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Essentials of Citizenship for a Complex, Interdependent World:

Critical Thinking and Ethical Values


By Paula Fraser


Dear Teacher,

I am a survivor of a concentration camp. My eyes saw what no person should witness: Gas chambers built by LEARNED engineers. Children poisoned by EDUCATED physicians. Infants killed by TRAINED nurses.  Women and babies shot and burned by HIGH SCHOOL and COLLEGE graduates.  My request is: Help your students become human. Your efforts must never produce learned monsters.  Reading, writing, and arithmetic are important only if they serve to make our children more human.                 

A quote from Haim Ginott’s Between Teacher and Child: A Book for Parent and Teachers. McMillan. 1972


The Christian Right folks of the Mike Huckabee variety often look at our society in the aftermath of tragedies such as the Sandy Hook shooting, or the many challenges that young people face such as drug abuse, unwed Motherhood, high school dropout rates… and see an absence of values—Christian values.  Their solution to addressing these challenges is simply to place school-sponsored prayer back in classrooms, or to hang the Ten Commandments in public school hallways, or to encourage young people to take Jesus as their Lord and Savior.  If only we implemented these Christian values we would have a more ethical society, they believe and argue.


Of course, we Humanists do understand that there are far too many complicated societal issues and problems facing young people today that these Religious Right folks have recognized as highlighted above. In fact, one facet of these multi-faceted problems may be related to what I call the values vacuum; however, the Religious Right’s exclusively Christian approach to addressing this values vacuum is not appropriate in a pluralistic constitutional democracy.  I argue that we Humanists should stand up for those inclusive democratic core values that are appropriate whether one is a believer or nonbeliever.  The American Humanist Association’s Ten Commitments: Guiding Principles for Teaching Values in America’s Public Schools are the type of values that need to be fostered within young human beings so that they might lead full and flourishing lives within our own country as well as in the greater complex, interdependent global community. My current purpose is not to explicate each of the AHA Ten Commitments, but to explain why they could be helpful in a greater context.  However, there are tensions inherent in implementing these inclusive values in our public schools of which we need to become aware.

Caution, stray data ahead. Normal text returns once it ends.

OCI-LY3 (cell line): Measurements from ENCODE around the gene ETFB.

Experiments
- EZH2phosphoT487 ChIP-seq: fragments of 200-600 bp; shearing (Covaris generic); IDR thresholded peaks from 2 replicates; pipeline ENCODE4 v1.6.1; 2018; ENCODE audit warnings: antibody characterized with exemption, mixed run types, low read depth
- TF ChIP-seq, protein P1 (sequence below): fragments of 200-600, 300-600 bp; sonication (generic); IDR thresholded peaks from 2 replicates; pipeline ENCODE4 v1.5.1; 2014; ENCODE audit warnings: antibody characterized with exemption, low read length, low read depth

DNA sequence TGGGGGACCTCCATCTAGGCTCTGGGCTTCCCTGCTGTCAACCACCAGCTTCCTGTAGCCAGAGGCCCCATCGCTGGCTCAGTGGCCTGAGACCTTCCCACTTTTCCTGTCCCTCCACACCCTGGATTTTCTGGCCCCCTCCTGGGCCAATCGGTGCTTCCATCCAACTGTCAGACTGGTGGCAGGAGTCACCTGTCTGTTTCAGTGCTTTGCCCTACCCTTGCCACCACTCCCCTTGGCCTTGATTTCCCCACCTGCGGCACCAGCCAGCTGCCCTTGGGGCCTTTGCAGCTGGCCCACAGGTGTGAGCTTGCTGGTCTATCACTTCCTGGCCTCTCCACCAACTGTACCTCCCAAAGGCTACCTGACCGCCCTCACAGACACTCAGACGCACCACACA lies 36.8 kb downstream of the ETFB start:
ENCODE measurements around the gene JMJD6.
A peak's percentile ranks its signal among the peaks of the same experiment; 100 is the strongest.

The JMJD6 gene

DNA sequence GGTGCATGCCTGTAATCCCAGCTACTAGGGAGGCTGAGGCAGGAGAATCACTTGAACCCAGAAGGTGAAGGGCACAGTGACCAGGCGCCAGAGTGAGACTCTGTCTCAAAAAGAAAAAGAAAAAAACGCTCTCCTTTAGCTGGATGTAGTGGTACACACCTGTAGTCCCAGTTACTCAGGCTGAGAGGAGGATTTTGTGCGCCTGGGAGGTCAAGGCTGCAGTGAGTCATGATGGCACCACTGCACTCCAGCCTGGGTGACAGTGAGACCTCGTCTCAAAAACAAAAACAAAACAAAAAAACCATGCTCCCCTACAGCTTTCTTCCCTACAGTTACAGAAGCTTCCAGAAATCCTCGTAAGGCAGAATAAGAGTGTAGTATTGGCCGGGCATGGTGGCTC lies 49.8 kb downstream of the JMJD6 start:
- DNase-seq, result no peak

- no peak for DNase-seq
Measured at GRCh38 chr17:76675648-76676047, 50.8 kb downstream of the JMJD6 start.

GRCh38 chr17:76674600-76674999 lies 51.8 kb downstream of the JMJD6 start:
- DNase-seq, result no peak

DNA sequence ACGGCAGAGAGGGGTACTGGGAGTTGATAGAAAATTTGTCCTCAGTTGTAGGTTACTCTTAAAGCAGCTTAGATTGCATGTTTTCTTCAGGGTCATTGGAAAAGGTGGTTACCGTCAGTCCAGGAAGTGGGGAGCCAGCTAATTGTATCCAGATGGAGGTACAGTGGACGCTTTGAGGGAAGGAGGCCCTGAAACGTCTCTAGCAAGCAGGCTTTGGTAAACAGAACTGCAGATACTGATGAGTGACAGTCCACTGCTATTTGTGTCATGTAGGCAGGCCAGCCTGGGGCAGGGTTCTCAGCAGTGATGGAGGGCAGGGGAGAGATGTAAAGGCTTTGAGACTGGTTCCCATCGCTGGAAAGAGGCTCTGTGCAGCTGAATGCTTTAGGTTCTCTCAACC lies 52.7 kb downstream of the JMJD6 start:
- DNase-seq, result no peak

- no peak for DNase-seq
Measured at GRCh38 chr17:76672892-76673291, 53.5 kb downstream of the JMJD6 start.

One challenging tension is time constraints and its accompanying focus. Although an emphasis on academic competence in our public schools today is imperative given the challenges of the world that we live in, I am concerned that a sole focus on academic, “high-stakes tested” subjects such as math and literacy leads to a narrowing of the curriculum as an unintended consequence. Too often the social studies, arts, and humanities are excluded and yet, these are the very subjects in which students might learn to become critical thinkers and ethical human beings and citizens. In recent years there has been an increased focus on STEM subjects--Science, Technology, and Math—all necessary for our country’s economic growth and development, but this focus has resulted in a further eroding and narrowing of the curriculum in many, if not most of our public schools to the exclusion of the social studies, arts and humanities.